The effects of extreme heat will hit 90% of the world's population

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Extreme heat will hit 90% of the world's population

According to scientists, the world's population will face a potential increase in social inequality and the inability to reduce carbon dioxide emissions into the atmosphere.

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Warming is predicted to exacerbate these dangers dozens of times around the world at the highest levels of emissions, according to a report published in the journal Nature Sustainbility, writes Oxford.

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These modern threats can have serious socio-economic and environmental impacts that can exacerbate social inequalities. After record temperatures in 2022, from London to Shanghai, temperatures are forecast to rise further around the world. According to an article by Dr. Jiabo Yin, visiting researcher at Wuhan University and Oxford professor Louise Slater, when assessed together, the associated threats of heat and drought pose a significantly higher risk to society and ecosystems than when either of these factors is considered independently.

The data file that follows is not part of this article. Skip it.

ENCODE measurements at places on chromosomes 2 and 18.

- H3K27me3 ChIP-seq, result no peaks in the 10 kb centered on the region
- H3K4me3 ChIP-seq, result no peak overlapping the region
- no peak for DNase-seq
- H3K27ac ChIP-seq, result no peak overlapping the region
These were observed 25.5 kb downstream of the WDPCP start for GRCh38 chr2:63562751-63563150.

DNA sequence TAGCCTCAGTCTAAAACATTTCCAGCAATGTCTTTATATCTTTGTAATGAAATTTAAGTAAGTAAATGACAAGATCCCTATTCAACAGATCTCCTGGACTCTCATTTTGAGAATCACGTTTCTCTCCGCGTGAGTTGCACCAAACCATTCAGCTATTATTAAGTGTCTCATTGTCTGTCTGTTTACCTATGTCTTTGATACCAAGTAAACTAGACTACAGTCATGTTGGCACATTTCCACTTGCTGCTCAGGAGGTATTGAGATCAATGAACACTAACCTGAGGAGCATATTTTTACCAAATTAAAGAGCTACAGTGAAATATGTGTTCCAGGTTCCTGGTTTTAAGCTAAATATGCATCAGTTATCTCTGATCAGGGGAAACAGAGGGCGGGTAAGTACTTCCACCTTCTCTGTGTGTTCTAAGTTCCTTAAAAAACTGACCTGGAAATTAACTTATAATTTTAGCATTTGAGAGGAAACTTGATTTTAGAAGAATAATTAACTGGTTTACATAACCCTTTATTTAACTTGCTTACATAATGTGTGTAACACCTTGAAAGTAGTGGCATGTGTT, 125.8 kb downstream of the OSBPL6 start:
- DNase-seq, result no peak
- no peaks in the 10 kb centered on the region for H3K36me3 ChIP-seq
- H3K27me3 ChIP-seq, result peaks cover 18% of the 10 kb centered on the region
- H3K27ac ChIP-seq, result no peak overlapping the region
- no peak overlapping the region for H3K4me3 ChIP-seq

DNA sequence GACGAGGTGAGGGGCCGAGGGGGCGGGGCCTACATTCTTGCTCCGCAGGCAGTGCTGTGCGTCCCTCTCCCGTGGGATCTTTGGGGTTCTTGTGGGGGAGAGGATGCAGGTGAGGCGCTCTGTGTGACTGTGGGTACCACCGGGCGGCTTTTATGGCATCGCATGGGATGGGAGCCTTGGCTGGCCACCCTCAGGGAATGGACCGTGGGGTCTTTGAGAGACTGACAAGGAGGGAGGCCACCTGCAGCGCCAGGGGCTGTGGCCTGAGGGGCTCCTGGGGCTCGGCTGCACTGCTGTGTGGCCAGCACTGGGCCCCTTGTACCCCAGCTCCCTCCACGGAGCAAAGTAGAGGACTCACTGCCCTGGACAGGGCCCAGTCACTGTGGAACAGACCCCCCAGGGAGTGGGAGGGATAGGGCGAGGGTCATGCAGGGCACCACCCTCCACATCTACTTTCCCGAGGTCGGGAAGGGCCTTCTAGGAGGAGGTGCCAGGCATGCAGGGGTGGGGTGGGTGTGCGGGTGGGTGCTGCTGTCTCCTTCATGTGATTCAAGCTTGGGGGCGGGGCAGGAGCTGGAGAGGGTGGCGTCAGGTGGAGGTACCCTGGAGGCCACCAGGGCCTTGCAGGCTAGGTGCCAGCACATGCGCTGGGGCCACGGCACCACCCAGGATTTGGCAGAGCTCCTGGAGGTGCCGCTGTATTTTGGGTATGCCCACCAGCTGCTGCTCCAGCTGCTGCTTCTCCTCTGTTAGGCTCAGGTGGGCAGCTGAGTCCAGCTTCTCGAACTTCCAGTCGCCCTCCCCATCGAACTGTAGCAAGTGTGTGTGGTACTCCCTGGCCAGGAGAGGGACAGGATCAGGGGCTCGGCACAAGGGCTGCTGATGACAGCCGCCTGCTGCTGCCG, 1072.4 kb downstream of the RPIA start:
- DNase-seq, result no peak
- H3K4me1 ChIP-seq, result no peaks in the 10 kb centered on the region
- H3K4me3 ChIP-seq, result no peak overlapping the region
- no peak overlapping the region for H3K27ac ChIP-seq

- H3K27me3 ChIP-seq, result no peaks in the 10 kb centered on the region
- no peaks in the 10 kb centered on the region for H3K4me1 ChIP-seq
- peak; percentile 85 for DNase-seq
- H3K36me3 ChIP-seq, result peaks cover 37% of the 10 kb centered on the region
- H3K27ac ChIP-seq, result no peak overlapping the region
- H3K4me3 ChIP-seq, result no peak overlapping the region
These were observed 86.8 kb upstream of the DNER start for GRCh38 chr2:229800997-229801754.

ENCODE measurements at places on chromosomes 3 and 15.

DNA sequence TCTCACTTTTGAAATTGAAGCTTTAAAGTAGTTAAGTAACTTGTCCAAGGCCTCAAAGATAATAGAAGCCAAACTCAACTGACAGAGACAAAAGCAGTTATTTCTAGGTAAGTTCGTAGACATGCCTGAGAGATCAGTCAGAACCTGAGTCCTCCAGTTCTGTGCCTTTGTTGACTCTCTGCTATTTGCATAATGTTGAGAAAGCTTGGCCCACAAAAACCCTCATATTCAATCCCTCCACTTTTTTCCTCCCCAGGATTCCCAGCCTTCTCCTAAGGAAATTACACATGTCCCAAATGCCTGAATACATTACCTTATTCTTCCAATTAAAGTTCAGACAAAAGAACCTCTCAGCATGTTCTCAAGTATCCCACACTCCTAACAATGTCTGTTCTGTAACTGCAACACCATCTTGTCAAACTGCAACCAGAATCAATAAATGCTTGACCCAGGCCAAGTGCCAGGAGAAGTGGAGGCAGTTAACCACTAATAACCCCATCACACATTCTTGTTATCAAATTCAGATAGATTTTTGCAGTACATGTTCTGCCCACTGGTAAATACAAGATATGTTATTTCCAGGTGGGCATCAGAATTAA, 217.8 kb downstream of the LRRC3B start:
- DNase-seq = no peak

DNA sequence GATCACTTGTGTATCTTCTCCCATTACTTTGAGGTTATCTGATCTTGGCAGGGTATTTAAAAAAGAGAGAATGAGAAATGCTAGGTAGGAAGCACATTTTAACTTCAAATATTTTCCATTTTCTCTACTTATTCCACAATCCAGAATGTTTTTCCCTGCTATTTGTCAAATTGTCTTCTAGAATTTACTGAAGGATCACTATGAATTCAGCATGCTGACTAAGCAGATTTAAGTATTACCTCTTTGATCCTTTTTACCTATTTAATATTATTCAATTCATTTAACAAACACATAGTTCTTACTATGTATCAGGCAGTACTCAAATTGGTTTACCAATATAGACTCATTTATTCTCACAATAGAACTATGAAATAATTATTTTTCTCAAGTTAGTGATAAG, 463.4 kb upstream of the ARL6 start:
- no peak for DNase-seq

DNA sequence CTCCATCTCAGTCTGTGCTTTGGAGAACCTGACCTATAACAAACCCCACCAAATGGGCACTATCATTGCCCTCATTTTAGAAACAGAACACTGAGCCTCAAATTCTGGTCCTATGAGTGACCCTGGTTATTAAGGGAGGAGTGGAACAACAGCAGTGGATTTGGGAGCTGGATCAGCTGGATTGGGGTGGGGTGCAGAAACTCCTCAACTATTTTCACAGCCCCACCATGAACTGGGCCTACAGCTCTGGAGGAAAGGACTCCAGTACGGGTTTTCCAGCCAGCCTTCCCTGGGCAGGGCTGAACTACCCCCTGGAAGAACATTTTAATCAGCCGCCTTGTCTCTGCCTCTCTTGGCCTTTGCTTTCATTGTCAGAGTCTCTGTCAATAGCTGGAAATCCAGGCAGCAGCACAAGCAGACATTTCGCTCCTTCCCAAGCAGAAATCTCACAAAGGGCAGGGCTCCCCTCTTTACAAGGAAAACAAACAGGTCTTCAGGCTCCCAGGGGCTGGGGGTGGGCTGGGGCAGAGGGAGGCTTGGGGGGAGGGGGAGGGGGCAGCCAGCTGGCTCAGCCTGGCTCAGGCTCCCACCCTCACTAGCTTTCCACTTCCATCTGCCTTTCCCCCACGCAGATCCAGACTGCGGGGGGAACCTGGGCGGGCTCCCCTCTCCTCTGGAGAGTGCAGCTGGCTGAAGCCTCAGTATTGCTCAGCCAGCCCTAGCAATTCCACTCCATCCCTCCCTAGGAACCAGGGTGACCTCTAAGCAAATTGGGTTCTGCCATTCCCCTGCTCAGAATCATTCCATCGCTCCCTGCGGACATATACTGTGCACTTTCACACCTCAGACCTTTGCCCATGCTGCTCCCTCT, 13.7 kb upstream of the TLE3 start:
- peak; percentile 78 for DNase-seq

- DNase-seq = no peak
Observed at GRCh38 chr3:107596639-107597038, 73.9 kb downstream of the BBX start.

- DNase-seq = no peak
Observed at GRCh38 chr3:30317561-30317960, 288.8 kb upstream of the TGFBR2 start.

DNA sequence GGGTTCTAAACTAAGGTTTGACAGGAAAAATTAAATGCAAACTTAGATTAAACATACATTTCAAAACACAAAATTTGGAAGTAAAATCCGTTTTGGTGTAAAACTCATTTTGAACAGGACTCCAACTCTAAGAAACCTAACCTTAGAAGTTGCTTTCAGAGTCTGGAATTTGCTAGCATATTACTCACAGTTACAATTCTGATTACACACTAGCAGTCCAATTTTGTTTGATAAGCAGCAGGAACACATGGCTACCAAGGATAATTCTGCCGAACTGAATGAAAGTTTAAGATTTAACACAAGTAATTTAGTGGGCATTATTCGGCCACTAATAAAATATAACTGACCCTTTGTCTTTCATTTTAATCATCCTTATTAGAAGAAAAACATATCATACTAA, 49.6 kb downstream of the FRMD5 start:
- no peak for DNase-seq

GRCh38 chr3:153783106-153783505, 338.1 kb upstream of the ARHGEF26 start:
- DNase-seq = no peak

< p>Scientists fear that the socio-economic and environmental consequences of these threats will have a greater impact on poor people and rural areas, increasing the problem of social inequality.

The frequency of extreme combined hazards worldwide is predicted to increase tenfold due to the combination of global warming and declining surface water supplies. Scientists predict that more than 90% of the world's population will be exposed to risks in the future.

Dr. Yin says: “Using a large model simulation…and a new machine learning-generated carbon budget dataset, we are quantifying the response of ecosystem productivity to heat and water stressors on a global scale.”

He argues that the simulation results show the devastating impact of a complex threat on the outside world and the international economy. Limited water availability will affect the ability of “carbon sinks” – natural biodiverse regions – to absorb carbon emissions as well as oxygen production.

Professor Slater says: “Understanding the increasing hazards of a warming Earth is essential to realizing the goals UN Sustainable Development Goal 13 on climate change and its impacts By linking atmospheric dynamics and hydrology, we explore the role of water and energy balances in causing these extreme events.

” This work has far-reaching implications in broad areas of sustainable development, including climate science, hydrology, ecology, water resources and risk assessment,” concluded Dr. Jiaobo Yin.